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November 2021

Phonotactic and prosodic effects on word segmentation in infants

Author(s): Jusczyk, P. W., Luce, P. A., Morgan, J. L.

Journal/Book: Cog Psychol. 1999; 38: 525 B St, Ste 1900, San Diego, CA 92101-4495, USA. Academic Press Inc. 465-494.

Abstract: This research examines the issue of speech segmentation in 9-month-old infants. Two cues known to carry probabilistic information about word boundaries were investigated: Phonotactic regularity and prosodic pattern. The stimuli used in four head turn preference experiments were bisyllabic CVC.CVC nonwords bearing primary stress in either the first or the second syllable (strong/weak vs. Weak/strong). Stimuli also differed with respect to the phonotactic nature of their cross-syllabic C.C cluster. Clusters had either a low probability of occurring at a word juncture in fluent speech and a high probability of occurring inside of words (''within-word'' clusters) or a high probability of occurring at a word juncture and a low probability of occurring inside of words (''between-word'' clusters). Our results show that (1) 9-month-olds are sensitive to how phonotactic sequences typically align with word boundaries, (2) altering the stress pattern of the stimuli reverses infants' preference for phonotactic cluster types, (3) the prosodic cue to segmentation is more strongly relied upon than the phonotactic cue, and (4) a preference for high-probability between-word phonotactic sequences can be obtained either by placing stress on the second syllable of the stimuli or by inserting a pause between syllables. The implications of these results are discussed in light of an integrated multiple-cue approach to speech segmentation in infancy.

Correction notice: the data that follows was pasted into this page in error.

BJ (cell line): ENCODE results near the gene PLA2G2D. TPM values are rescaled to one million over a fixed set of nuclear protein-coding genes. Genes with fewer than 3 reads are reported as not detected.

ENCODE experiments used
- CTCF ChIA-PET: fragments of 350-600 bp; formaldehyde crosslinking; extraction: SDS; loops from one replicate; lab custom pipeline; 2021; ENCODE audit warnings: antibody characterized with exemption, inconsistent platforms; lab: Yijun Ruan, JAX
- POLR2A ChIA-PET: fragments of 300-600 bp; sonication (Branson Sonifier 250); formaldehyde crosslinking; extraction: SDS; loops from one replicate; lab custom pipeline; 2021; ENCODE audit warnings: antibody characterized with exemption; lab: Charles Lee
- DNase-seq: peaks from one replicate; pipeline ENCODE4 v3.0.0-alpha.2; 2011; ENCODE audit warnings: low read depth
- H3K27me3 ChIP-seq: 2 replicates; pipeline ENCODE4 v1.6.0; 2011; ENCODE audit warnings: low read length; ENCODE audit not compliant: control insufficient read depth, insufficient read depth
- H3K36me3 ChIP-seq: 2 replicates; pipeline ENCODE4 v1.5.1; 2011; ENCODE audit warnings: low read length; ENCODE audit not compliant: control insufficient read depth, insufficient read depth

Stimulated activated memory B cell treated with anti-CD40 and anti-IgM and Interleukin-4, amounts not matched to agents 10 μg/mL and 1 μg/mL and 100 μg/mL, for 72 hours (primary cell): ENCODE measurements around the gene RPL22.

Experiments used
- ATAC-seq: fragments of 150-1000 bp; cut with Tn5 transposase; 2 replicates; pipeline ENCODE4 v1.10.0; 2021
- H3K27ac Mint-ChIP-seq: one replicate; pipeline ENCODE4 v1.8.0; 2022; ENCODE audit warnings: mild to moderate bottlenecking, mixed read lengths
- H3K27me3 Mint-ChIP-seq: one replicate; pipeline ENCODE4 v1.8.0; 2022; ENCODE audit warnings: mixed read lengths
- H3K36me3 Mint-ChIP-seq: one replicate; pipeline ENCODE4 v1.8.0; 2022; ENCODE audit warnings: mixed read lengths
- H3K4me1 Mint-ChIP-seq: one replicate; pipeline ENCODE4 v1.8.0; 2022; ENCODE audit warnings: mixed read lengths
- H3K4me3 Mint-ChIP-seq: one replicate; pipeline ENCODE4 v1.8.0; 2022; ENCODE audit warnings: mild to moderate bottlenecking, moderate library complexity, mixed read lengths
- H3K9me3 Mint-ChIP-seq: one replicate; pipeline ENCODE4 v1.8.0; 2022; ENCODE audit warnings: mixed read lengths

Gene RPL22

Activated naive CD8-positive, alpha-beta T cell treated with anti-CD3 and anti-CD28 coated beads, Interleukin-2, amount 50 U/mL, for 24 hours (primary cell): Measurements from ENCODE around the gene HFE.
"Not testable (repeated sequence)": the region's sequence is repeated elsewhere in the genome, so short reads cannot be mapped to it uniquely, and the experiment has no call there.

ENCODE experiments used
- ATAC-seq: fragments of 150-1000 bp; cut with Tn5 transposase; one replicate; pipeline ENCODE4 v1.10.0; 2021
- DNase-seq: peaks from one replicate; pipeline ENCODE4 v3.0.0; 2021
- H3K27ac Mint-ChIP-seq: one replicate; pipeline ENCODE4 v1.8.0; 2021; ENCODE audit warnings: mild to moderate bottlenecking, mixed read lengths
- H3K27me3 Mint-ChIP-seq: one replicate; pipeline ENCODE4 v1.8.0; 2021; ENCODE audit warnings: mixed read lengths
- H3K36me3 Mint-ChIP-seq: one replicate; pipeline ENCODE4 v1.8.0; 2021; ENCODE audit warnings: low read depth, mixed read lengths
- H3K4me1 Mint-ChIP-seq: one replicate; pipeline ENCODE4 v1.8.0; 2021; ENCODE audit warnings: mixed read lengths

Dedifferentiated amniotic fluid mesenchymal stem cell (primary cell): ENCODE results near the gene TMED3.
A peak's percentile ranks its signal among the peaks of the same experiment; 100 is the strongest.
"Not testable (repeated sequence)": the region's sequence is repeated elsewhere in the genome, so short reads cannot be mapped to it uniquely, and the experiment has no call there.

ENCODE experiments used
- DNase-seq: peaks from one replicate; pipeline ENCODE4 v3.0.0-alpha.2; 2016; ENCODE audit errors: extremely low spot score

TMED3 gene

Note: Article Mattys SL, Johns Hopkins Univ, Dept Psychol, 3400 N Charles St, Baltimore,MD 21218 USA

Keyword(s): LANGUAGE SPEECH-PERCEPTION; ENGLISH-LEARNING INFANTS; 2-MONTH-OLD INFANTS; DEVELOPMENTAL-CHANGES; NATIVE LANGUAGE; YOUNG INFANTS; DISCRIMINATION; SENSITIVITY; STRESS; CUES


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